Holper figured the plan would benefit everyone involved. The gift card seemed harmless, he reasoned, and patients who couldn’t pay for their care or were uninsured would benefit because he would not charge them for medical care. Instead, he would refer them to the law firm that, according to the plan, would represent the patient in litigation and use a jury award or settlement to pay the doctor’s fees and its legal fees. Because doctors refer patients to attorneys frequently, he said, there was no problem sending the patients to this law firm.
Holper said he moved forward with the arrangement. His girlfriend, Kara Leichty, purchased a $200 gift card to P.F. Chang’s China Bistro to deliver to the UMC employee.
Leichty told the Sun that the encounter with the hospital employee was awkward, possibly because three people were within earshot of their conversation. She thought the hospital employee expected the visit, so she handed the employee the gift card and explained it was a gift from Holper.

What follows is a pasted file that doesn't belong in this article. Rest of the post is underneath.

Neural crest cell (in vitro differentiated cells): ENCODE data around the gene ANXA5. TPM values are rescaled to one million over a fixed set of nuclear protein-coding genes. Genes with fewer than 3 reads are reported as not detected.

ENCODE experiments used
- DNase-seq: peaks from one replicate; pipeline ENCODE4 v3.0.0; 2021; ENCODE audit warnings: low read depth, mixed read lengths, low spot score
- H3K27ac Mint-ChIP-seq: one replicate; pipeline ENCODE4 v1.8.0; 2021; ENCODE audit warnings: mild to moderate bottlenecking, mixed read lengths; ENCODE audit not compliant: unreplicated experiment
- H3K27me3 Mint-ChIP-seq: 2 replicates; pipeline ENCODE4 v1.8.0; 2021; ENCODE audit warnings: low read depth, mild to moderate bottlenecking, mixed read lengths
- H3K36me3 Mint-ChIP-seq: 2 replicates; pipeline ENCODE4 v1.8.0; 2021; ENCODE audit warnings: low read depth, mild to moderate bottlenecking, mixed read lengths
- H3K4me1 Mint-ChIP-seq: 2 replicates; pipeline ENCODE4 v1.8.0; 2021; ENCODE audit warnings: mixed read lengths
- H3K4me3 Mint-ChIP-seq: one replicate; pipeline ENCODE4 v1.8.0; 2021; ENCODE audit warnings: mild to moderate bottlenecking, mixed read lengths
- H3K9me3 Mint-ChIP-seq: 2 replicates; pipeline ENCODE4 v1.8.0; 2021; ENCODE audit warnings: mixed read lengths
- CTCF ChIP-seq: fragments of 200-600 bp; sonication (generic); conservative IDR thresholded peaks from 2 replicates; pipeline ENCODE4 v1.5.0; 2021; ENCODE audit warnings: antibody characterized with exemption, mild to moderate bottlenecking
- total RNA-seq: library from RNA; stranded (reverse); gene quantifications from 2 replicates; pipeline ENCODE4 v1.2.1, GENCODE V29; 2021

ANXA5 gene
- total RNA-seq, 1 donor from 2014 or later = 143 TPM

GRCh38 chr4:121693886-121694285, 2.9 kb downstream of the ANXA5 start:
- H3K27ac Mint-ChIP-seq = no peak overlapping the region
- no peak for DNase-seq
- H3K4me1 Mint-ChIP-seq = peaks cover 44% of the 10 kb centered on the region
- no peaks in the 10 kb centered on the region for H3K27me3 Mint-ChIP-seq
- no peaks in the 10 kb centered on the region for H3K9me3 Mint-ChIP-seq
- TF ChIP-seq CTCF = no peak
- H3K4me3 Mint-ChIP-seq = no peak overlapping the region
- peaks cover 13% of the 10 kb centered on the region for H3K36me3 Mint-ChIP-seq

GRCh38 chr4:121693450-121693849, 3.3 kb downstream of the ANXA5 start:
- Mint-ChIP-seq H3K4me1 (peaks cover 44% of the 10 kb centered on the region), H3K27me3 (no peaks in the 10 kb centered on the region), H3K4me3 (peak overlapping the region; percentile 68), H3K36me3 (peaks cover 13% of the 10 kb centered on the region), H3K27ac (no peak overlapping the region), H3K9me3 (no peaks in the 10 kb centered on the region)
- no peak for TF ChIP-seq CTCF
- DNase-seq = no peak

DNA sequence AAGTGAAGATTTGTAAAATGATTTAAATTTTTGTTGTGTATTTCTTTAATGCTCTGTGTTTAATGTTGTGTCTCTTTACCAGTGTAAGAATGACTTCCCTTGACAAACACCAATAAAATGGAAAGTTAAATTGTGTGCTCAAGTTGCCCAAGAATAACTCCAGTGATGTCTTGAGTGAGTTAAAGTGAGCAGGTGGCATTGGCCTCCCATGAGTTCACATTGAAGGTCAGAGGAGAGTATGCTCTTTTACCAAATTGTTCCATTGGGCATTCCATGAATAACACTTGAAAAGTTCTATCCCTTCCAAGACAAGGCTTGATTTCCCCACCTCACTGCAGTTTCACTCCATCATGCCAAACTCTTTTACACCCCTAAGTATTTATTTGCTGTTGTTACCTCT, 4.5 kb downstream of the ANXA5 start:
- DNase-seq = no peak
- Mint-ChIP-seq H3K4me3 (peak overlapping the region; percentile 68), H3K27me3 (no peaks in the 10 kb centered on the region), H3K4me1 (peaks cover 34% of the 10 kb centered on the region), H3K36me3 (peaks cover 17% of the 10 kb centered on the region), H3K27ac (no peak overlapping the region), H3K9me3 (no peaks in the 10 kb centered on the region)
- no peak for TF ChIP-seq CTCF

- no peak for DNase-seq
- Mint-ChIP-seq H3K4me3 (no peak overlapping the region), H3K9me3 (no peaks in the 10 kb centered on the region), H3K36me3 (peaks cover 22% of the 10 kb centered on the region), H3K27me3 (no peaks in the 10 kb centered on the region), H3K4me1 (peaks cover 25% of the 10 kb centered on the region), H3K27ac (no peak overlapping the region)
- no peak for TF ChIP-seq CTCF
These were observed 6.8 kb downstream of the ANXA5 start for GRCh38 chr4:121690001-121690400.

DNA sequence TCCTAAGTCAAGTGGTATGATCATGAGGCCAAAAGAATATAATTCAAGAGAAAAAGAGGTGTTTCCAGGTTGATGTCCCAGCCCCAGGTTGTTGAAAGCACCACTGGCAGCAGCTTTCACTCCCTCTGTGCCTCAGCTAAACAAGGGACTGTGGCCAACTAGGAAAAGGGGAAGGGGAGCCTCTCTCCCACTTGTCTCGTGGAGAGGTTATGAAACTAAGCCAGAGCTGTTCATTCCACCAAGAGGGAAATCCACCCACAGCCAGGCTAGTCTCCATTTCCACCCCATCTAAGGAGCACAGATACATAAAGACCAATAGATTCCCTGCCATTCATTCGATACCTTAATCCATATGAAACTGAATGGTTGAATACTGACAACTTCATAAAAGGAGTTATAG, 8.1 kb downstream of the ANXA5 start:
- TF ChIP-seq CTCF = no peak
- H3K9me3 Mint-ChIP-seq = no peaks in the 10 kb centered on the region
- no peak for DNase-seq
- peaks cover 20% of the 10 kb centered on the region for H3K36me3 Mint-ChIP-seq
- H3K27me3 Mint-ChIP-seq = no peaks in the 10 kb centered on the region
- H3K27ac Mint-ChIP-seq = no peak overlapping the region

The employee “looked surprised,” Leichty said — and kept the gift card.
Holper later realized there was a hitch to the referral plan: He did not have credentials to practice at UMC, which would be required to accept its patients. The law firm manager urged him to start the process, Holper said.
But by then, the Sun had published stories about the patient privacy leak and the FBI launched its investigation. Holper said he opted against getting credentials at UMC because he became uncomfortable with the proposed arrangement.
He said he asked the law firm manager whether the proposed deal to get referrals was related to the patient data leak and the manager told him the two were unrelated.
The doctor did not get any referrals through the arrangement proposed by the law firm manager. When the Sun approached Holper, he reluctantly agreed to talk because he said he had done nothing wrong. He said he would tell the FBI the same story because he has nothing to hide.
UMC’s policy to care for patients after they are discharged does not include a special referral list for patients injured in traffic accidents. Typically, when patients are discharged, their follow-up visits are with the on-call doctor who treated them in the hospital. It is against federal and state law and county regulations for a public employee to accept gifts in exchange for favors such as referrals.
Holper now wonders why the employee accepted the gift card.
“I want my $200 gift certificate back!” he said.